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In this guidebook, we are going to give you a speedy rundown on how to immediately get on line working with a hotspot, and how to discover free of charge Wi-Fi anywhere in the globe. (You can also learn how to notify if your Wi-Fi is slow owing to net throttlinghow to speed up your Wi-Fi and our picks for the best VPNs.) 

What is a hotspot?

A hotspot is a central locale or device that delivers wi-fi obtain to the online, and any community system can join offered it has the correct access. Depending on your cell supplier and program, you may be able to use your smartphone as a hotspot

There are two distinctive kinds of hotspots: community and private. 

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In the over situation exactly where you have paid out your cellular supplier for the means to develop a hotspot with your smartphone, the smartphone is the actual physical device that makes wireless access for other Wi-Fi-enabled products, like laptops, desktop personal computers and streaming equipment. This is an case in point of a personal hotspot.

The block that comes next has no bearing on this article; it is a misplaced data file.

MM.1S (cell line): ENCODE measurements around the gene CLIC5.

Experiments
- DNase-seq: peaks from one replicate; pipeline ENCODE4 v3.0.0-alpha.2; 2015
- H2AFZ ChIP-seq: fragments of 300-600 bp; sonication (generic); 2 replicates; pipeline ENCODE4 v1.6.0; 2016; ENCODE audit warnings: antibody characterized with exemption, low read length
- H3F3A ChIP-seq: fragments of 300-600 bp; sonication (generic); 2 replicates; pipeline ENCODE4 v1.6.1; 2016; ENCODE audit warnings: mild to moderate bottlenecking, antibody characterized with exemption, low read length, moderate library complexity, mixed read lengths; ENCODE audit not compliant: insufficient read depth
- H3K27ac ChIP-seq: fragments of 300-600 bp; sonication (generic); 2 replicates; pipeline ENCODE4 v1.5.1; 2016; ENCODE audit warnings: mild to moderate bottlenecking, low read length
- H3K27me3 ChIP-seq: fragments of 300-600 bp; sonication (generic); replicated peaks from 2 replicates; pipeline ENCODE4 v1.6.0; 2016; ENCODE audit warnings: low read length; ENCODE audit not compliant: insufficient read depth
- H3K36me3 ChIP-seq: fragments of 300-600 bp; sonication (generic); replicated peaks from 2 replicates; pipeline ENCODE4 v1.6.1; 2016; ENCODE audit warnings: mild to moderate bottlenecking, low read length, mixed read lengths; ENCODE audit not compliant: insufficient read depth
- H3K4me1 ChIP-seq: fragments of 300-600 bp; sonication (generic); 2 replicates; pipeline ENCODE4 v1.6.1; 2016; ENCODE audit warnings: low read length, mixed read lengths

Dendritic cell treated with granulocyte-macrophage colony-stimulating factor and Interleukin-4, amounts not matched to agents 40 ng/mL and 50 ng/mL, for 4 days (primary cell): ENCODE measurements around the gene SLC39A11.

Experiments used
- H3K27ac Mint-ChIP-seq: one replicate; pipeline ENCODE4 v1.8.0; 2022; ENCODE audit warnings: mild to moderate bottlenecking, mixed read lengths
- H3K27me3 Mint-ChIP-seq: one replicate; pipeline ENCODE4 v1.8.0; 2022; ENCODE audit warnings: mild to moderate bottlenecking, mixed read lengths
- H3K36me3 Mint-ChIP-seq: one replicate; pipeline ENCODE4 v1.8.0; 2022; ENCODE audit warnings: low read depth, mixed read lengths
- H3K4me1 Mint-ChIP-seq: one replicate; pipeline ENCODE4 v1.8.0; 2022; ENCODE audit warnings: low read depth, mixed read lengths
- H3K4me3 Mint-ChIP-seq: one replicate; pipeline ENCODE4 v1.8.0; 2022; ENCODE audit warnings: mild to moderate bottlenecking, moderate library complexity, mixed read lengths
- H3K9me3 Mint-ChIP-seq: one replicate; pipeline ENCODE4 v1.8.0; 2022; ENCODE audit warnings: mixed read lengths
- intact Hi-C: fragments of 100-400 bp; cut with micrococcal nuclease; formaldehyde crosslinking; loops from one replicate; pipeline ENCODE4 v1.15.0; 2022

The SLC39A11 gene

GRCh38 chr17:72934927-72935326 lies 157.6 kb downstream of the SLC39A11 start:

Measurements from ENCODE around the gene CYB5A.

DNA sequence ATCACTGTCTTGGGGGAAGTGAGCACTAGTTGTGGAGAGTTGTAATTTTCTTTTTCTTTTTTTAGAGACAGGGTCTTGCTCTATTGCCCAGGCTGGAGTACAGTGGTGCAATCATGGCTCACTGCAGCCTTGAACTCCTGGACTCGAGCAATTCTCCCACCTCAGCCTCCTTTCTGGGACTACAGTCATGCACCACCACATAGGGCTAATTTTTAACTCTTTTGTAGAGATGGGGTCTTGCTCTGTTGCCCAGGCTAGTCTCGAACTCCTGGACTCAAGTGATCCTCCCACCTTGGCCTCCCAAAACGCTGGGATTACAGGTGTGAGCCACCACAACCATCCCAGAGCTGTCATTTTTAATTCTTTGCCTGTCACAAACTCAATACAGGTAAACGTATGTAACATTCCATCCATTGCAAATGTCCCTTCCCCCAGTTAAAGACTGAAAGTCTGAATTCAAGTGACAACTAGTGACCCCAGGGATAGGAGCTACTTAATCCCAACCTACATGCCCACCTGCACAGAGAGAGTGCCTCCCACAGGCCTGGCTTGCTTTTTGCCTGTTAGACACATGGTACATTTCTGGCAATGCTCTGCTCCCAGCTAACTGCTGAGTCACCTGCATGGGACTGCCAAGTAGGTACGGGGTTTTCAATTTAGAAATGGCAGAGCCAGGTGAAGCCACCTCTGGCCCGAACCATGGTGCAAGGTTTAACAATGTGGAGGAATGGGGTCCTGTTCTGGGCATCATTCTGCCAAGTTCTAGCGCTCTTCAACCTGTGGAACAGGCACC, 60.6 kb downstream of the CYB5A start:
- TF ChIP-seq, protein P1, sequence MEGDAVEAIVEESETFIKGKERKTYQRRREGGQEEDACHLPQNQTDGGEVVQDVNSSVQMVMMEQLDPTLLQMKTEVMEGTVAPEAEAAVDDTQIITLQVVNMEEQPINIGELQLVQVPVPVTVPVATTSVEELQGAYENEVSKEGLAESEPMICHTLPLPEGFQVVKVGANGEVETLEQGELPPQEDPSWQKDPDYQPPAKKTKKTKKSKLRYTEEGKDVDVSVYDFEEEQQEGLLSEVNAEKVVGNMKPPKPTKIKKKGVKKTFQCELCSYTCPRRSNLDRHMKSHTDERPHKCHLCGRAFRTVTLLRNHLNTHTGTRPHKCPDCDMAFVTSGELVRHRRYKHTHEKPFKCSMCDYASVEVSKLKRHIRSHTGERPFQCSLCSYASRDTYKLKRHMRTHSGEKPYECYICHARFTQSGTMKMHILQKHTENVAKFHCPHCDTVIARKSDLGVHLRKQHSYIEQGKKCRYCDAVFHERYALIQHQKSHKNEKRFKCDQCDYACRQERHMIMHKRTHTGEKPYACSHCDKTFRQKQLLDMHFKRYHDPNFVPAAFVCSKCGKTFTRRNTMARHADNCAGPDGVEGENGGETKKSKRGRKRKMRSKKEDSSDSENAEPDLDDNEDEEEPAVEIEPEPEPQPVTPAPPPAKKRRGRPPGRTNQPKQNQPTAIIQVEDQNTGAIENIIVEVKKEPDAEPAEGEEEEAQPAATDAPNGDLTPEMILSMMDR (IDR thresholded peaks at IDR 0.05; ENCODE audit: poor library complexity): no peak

A general public hotspot is ordinarily developed by a small business to deliver online provider when visitors, prospects and clientele are on web-site. Several no cost, community Wi-Fi connections are hotspots. But for the sake of precision, it is vital to take note a change involving conventional Wi-Fi and a hotspot.

What is actually the difference among Wi-Fi and a hotspot?

Whilst hotspots are a bodily area or unit, Wi-Fi is a wi-fi technological innovation that gadgets can use to mail facts to each other. If you have Wi-Fi at home, it truly is simply because you have a Wi-Fi router quarterbacking all of your wireless gizmos, and an world wide web assistance company that’s connecting that router to the internet. 

So extensive as you set a powerful password, a personal Wi-Fi network like that is going to be extra safe than a community hotspot due to the fact you manage who and what connects to it. Public hotspots, on the other hand, are open up to any individual in just range, which is why it can be a good thought to use a VPN or some

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Where to Find All Those Saved Wi-Fi Passwords on Your Mac or Windows